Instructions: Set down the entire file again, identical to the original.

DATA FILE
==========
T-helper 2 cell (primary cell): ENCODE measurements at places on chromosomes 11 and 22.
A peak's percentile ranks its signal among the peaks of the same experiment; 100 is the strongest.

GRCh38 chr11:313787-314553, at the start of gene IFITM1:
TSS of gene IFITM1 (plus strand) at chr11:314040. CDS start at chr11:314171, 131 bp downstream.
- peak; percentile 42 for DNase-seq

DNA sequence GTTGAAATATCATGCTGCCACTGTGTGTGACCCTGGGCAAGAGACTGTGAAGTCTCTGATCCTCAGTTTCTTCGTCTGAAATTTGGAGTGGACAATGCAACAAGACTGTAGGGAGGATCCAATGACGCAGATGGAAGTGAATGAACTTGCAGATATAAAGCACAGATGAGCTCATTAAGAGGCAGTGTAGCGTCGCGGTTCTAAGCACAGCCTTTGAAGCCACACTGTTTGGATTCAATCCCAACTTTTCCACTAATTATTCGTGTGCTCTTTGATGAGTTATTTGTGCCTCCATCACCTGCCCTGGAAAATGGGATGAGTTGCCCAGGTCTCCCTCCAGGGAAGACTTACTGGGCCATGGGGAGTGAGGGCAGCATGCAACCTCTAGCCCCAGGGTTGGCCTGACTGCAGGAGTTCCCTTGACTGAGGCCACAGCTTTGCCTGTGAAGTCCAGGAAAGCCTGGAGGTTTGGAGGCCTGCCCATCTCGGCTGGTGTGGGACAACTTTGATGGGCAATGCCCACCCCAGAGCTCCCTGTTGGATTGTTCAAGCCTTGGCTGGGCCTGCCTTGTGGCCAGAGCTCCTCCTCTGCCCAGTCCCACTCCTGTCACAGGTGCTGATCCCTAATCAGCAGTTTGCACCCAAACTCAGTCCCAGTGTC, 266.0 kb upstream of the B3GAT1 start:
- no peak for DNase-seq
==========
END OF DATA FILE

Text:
T-helper 2 cell (primary cell): ENCODE measurements at places on chromosomes 11 and 22.
A peak's percentile ranks its signal among the peaks of the same experiment; 100 is the strongest.

GRCh38 chr11:313787-314553, at the start of gene IFITM1:
TSS of gene IFITM1 (plus strand) at chr11:314040. CDS start at chr11:314171, 131 bp downstream.
- peak; percentile 42 for DNase-seq

DNA sequence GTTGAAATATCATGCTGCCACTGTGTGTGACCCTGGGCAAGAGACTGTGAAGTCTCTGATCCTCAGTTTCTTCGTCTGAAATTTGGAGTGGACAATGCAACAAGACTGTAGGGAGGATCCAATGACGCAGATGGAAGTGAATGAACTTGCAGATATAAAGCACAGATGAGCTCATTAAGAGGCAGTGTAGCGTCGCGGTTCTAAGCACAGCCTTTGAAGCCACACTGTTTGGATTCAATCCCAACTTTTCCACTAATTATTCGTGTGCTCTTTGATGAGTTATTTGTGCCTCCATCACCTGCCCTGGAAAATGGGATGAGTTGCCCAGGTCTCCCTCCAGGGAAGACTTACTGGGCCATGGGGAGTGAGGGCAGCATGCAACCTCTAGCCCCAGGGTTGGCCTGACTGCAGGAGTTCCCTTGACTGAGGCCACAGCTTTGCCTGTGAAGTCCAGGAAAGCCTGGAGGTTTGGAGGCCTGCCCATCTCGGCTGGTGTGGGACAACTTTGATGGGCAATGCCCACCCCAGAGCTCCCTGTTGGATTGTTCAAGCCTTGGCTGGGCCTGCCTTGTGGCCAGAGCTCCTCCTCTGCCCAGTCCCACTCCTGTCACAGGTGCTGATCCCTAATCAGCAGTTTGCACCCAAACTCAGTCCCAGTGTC, 266.0 kb upstream of the B3GAT1 start:
- no peak for DNase-seq